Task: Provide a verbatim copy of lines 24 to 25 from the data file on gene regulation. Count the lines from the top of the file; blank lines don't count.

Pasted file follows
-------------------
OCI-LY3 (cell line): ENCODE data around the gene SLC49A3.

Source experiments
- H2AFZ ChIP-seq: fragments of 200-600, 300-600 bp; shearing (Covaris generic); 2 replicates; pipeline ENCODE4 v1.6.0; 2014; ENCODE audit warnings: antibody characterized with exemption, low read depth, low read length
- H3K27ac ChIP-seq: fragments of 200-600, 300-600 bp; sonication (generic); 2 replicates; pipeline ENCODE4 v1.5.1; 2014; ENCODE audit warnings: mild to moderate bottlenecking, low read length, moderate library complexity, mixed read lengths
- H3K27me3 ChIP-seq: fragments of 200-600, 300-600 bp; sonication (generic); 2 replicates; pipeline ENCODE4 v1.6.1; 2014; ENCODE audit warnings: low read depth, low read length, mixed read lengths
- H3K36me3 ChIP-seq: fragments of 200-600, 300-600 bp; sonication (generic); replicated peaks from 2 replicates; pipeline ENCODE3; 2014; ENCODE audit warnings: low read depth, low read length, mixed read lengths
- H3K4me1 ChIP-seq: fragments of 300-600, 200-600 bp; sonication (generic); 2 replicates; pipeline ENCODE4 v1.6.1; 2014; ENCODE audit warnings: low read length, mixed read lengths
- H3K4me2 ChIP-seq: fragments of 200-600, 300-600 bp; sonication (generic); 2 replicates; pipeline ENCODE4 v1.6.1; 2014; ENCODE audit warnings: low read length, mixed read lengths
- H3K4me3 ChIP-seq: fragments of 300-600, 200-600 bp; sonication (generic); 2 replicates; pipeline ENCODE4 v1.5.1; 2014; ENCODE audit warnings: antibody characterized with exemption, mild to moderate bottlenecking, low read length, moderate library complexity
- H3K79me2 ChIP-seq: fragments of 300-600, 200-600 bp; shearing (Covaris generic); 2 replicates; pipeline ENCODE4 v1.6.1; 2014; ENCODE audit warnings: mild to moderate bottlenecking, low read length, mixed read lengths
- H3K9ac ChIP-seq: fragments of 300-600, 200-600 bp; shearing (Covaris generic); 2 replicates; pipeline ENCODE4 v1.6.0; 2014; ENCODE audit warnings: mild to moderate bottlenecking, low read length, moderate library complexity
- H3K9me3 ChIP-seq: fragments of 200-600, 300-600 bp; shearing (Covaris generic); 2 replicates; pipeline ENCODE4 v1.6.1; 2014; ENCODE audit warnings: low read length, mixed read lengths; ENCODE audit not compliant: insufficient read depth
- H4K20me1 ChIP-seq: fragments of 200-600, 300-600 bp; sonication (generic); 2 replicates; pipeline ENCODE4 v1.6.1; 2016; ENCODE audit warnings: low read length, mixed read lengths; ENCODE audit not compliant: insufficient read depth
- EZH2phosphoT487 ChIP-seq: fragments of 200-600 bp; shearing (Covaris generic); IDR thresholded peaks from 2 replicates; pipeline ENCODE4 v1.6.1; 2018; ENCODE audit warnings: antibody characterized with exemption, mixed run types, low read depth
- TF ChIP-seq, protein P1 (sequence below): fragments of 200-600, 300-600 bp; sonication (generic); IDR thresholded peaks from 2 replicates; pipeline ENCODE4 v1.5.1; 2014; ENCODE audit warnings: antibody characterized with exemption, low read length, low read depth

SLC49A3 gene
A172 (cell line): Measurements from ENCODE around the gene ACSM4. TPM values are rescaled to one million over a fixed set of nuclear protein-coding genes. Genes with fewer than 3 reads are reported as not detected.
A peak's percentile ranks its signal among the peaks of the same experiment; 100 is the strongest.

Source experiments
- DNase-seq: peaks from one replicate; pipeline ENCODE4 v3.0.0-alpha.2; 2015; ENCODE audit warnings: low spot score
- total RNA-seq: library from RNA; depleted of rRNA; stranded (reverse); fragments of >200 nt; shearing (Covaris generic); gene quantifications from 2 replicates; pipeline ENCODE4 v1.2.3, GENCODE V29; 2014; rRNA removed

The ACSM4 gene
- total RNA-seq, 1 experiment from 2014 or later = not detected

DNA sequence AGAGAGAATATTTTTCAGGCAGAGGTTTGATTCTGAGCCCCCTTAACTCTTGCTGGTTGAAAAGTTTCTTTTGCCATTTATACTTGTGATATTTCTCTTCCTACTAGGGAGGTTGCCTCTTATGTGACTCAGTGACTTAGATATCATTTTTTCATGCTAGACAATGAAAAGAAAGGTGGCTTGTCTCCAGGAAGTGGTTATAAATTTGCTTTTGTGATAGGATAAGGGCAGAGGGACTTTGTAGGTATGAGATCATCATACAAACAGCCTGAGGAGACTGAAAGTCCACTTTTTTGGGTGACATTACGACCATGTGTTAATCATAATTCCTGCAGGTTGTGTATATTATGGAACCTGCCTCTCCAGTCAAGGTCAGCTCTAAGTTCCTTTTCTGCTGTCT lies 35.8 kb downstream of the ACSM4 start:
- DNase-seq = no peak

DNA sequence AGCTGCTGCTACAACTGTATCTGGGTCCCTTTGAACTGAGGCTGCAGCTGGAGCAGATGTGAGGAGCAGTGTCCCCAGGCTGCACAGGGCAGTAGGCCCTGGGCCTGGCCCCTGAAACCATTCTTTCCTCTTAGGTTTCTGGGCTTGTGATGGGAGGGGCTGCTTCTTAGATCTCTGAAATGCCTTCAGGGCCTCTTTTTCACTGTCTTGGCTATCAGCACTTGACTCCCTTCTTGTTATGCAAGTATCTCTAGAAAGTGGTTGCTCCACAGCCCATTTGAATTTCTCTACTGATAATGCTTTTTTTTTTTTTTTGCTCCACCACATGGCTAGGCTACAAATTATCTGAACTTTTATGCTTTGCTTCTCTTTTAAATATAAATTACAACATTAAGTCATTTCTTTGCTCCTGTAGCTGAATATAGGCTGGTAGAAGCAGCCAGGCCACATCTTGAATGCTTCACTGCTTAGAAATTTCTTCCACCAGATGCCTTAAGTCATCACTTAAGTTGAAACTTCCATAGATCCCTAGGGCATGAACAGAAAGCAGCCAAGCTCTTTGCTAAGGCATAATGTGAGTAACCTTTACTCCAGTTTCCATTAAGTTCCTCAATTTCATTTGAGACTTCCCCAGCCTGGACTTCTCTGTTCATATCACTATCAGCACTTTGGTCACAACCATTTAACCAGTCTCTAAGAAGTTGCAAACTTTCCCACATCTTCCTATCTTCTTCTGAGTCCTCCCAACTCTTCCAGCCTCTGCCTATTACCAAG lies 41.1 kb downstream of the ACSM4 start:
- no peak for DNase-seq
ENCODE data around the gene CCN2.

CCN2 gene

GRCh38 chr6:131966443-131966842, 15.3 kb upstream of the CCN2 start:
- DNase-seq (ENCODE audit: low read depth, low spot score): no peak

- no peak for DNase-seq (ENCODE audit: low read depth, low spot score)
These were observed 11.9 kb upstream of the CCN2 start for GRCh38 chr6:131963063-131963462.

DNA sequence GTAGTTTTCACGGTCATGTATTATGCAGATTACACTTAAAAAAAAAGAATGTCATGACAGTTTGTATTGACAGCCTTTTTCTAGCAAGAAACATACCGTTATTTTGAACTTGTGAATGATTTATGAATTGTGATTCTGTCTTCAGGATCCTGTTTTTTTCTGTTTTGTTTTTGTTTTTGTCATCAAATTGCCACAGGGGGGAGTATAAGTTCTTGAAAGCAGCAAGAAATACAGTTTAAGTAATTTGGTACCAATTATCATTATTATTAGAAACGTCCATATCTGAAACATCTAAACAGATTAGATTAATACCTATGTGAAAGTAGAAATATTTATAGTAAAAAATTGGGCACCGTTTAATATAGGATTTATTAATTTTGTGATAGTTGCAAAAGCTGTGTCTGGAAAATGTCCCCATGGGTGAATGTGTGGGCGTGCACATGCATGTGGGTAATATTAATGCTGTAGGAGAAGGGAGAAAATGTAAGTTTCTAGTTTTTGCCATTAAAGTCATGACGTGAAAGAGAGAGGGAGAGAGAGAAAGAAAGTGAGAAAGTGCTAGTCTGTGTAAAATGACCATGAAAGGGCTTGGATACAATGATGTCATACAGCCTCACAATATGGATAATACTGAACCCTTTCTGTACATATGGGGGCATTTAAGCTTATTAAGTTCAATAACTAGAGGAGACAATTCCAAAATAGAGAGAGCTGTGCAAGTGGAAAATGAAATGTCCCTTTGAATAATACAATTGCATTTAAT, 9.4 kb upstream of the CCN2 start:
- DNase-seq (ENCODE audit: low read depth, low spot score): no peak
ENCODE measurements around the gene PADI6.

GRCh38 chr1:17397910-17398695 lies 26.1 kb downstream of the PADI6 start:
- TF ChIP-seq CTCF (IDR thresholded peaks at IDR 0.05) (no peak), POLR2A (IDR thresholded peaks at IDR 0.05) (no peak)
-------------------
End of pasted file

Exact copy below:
DNA sequence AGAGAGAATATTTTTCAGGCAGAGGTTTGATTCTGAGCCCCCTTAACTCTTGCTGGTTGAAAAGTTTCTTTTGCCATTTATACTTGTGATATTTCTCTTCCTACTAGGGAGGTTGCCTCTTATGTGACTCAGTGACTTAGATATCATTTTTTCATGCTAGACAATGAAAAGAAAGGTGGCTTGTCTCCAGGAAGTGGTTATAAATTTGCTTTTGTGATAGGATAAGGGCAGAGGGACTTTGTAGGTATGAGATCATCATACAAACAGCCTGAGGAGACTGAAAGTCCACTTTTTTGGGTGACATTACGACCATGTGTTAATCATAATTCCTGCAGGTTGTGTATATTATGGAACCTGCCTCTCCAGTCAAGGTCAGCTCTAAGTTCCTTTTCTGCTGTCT lies 35.8 kb downstream of the ACSM4 start:
- DNase-seq = no peak